We can give you the tools that you will need to get involved in our activism efforts. It may seem scary, but each one of us can play a part in helping shape change for those impacted by multiple sclerosis. Why be an MS activist? There are lots of reasons, check out our video to learn more.
How does a bill become a law in PA? Here is a guide you can print that explains the process for passing legislation in PA. The PA General Assembly website provides great information about the PA legislature and the legislators that serve. You can find information on this site about taking a tour of the state capital, learn about the history of the Commonwealth and even download a fun activity kit for your children!
Do you remember Schoolhouse Rock? Here is a fun way to learn about how a bill becomes a law.
You can also find out who represents you by going here. Simply complete the address form, click go, and you will receive a list of your state and federal officials.
Communicating with Legislators
The first step in advocacy is letting your voice be heard on your issue. Contacting your legislator is a great way to let them know that you are concerned about a certain issue and that you need their help.
Starting communication with your legislator can be done by phone calls, e-mails, written letters and personal visits. The more contact legislators receive from their constituents regarding an issue, the more they realize how much it matters to them. You are the one that helped elect them to office, let them work for you.
Also, keep in mind that you cannot make assumptions based on someone’s position because of their party affiliation. Multiple sclerosis does not care if you are a Republican or Democrat. The National MS Society woks on legislative issues with officials from both sides of the political aisle.
Ten tips for writing to an elected official
Letters, e-mails and faxes are effective ways to communicate with your elected officials. Below are some tips on contacting and communicating with your elected official.
1. Be original – Consider writing your own original correspondence. The Society will provide you with a pre-written letter or postcard that you can simply sign, but many legislators consider a thoughtful, original letter from a constituent worth 1000 of these pre-written letters. Feel free to use a pre-written letter as a base and expand on it with your own words.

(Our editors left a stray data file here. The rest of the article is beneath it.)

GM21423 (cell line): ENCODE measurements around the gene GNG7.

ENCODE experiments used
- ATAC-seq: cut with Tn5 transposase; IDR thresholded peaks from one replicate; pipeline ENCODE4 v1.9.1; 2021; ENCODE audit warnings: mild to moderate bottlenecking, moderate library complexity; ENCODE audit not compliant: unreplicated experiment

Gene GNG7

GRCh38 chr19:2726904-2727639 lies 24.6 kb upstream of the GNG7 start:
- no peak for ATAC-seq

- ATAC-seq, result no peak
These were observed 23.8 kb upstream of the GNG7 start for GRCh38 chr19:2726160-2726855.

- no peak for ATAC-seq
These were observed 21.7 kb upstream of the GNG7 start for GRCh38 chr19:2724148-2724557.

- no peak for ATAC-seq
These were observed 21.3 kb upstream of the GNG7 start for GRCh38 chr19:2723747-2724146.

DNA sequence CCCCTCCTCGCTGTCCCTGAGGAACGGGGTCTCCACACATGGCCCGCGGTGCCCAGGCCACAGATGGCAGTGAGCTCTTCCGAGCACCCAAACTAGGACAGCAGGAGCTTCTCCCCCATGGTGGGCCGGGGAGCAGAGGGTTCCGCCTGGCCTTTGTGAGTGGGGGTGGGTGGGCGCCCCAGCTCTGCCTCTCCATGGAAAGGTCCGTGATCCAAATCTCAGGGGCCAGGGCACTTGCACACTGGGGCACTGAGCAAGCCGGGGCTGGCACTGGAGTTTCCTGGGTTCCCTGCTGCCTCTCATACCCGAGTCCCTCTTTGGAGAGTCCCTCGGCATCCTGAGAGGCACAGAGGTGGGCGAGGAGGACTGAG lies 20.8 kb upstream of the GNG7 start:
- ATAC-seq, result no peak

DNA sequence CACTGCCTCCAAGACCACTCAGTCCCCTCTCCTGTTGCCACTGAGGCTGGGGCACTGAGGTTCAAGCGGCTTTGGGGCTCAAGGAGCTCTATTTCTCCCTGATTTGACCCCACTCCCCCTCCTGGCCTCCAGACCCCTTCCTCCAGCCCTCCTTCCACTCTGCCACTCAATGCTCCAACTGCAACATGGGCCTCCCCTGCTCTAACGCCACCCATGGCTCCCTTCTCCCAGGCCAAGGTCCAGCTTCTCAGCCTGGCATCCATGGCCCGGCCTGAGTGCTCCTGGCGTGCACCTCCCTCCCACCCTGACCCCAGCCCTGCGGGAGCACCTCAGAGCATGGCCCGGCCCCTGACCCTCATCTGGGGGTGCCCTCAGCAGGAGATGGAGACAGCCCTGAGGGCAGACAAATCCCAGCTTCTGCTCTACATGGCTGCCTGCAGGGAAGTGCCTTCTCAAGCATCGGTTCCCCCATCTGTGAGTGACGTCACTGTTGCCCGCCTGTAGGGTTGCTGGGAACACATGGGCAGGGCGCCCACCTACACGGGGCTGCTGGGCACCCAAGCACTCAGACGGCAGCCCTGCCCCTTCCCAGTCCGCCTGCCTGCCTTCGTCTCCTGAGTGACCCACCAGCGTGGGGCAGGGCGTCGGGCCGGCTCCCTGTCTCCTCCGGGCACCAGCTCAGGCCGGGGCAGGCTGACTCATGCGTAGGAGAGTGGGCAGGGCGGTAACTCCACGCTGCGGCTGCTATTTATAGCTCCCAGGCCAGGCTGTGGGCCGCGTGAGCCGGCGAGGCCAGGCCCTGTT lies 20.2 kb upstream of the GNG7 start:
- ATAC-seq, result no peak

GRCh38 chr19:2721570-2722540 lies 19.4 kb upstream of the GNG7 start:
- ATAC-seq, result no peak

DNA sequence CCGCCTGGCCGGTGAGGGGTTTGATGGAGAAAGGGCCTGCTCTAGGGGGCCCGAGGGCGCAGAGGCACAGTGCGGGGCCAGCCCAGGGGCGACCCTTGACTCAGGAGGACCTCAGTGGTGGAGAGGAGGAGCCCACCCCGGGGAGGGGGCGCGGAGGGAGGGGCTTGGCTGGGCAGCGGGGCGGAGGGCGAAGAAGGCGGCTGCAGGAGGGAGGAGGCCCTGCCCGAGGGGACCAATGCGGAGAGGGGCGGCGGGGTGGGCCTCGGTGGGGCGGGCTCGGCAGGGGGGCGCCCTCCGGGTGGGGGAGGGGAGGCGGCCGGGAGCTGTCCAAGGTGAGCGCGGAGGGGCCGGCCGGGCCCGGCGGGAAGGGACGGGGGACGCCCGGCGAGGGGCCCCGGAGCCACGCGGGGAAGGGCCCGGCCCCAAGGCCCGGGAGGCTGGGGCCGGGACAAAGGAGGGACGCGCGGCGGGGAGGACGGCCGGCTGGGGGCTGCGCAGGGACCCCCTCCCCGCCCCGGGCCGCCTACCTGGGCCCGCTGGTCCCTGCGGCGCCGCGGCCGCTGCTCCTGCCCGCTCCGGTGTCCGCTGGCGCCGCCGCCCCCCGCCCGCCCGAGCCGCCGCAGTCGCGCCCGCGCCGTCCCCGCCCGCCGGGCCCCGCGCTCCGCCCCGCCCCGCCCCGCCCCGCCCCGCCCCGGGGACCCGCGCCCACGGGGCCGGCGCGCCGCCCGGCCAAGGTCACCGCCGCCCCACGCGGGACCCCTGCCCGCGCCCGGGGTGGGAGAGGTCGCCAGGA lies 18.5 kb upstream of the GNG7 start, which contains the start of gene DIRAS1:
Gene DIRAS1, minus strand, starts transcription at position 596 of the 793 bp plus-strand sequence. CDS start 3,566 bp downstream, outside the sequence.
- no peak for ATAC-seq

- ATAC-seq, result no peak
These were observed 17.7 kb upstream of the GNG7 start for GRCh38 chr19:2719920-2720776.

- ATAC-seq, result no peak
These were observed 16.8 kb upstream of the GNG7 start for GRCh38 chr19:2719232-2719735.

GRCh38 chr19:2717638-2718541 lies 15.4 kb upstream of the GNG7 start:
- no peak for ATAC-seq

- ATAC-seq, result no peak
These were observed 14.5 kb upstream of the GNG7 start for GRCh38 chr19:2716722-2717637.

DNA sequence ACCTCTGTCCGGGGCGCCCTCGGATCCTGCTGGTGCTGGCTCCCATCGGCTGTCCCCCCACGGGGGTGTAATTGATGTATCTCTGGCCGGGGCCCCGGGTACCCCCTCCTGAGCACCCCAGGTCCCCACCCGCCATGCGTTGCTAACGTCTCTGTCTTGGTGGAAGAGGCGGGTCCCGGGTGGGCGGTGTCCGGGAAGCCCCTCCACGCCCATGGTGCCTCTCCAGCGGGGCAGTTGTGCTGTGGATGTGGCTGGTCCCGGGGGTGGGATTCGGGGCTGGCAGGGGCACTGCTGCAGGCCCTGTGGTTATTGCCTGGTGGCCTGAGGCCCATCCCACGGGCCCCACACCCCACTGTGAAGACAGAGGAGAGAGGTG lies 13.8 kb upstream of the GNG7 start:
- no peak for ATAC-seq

2. Stay brief – The maximum length of a letter/e-mail should be one page. Keep in mind that the letter will probably be read by a legislative aid, so a brief letter is best.
3. State who you are and what you are writing about – Identify yourself as a constituent and explain why you are writing in the first paragraph. This will keep your letter brief. However, refrain from using lines such as “As a citizen and a taxpayer….” Also, if you know the bill in question by name or number, state it in the first paragraph.
4. Personalize your letter/e-mail – If the legislation you are writing about will affect you personally, tell the legislator about it. Write a brief personal story about what the legislation will/will not do for you and/or your community.
5. Personalize your relationship – The more you can personalize your relationship with the legislator, the stronger your letter/e-mail will be. If you voted for the legislator, worked on his/her campaign or donated money to the legislator or his/her party, say so. If you have ever met the legislator, briefly mention this in your letter.
6. Three points – To keep your communication short, consider making no more than three main points. Flush out your three strongest points and stick with them.
7. Be respectful – The easiest way to not have your letter be read is to be disrespectful. “Dear Idiot” will probably send your letter straight to the garbage, but taking a firm position on an issue is fine. Do not use profanity. Even if your legislator is not the person you voted for, remember that you must be respectful.
8. Include your address in your signature, even in an e-mail – Legislators are busy people and you should never demand a response. However, some legislators will take the time to write back but they cannot if you do not include your address. Including your address also affirms the fact that you are a constituent.
9. Use a Proper Address - Below are the ways to address your letters:
(a) To a State Senator or Congressional Senator:
The Honorable (name)
City, State, Zip
Dear Senator (last name):
(b) To a State Representative or Congressional Representative:
The Honorable (name)
City, State, Zip
Dear Representative (last name):
10. Follow up - After you have contacted your elected officials, follow up on what they did. If he/she voted the way you wanted, call or write and say thank you. If your legislator did not vote the way you wanted, consider contacting them and respectfully expressing your disappointment. In any follow-up letter or e-mail, mention the fact that you wrote him/her before the vote was taken.